Better income potential
If you listen to opponents of right-to-work laws, the claims are dire. But if laws allowing workers the choice of whether to pay money to a union lead to such alleged problems, why are so many people moving from forced unionism states to right-to-work states?
My colleague Michael Van Beek takes a look at a new study by Richard Vedder, an Ohio University professor and member of the Mackinac Center Board of Scholars, and researcher Jonathon Robe. Long story short, they show significant gains in income and jobs for right-to-work states.
But they also include the following statistic: “[T]he proportion of the American population living in a right-to-work environment has steadily grown, jumping from about 29 percent in 1970 to 46 percent by 2013.”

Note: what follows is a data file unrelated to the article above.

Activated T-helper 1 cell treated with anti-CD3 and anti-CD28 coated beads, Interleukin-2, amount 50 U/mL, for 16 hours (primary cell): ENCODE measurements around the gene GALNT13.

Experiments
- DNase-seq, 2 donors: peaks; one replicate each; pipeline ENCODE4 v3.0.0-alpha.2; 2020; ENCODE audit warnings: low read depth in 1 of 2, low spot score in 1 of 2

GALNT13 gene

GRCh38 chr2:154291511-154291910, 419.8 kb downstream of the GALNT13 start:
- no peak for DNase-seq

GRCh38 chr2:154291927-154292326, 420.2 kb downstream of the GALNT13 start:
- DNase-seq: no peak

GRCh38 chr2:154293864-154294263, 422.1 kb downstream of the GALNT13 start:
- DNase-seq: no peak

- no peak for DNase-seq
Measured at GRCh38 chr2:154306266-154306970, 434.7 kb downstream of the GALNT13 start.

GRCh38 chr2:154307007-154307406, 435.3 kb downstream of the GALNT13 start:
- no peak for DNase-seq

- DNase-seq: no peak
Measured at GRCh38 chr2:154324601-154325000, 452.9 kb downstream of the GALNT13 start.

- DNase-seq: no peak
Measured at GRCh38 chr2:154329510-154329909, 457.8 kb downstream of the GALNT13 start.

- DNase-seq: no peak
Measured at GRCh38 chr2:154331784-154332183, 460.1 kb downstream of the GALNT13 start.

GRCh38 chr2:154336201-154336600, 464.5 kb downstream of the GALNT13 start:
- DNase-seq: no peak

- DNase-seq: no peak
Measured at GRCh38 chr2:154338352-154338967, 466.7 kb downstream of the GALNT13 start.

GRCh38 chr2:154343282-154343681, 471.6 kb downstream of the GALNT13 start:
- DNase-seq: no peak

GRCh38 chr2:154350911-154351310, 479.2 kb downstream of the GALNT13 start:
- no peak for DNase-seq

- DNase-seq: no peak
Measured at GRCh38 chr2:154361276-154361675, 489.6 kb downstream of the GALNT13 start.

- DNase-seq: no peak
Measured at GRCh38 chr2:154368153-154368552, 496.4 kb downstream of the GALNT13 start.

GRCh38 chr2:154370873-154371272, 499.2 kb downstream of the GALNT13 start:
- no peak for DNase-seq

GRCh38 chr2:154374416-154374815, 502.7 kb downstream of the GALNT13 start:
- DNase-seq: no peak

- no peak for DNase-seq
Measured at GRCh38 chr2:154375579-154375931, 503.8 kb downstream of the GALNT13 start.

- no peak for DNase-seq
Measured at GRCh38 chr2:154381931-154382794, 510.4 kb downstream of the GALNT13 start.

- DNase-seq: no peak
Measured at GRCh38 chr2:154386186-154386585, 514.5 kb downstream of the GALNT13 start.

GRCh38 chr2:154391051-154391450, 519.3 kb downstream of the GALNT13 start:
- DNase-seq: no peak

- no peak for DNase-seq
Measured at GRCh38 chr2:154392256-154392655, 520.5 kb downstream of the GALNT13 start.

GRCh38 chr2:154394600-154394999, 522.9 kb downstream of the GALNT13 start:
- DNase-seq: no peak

Probably the most important economic measure is population growth. In the policy literature, it is often difficult to tease out how much of an effect a single policy has on a state’s economy, but people deciding to uproot their lives and move somewhere helps encapsulate the bulk of what many people desire.
In that measure, right-to-work states are dominating.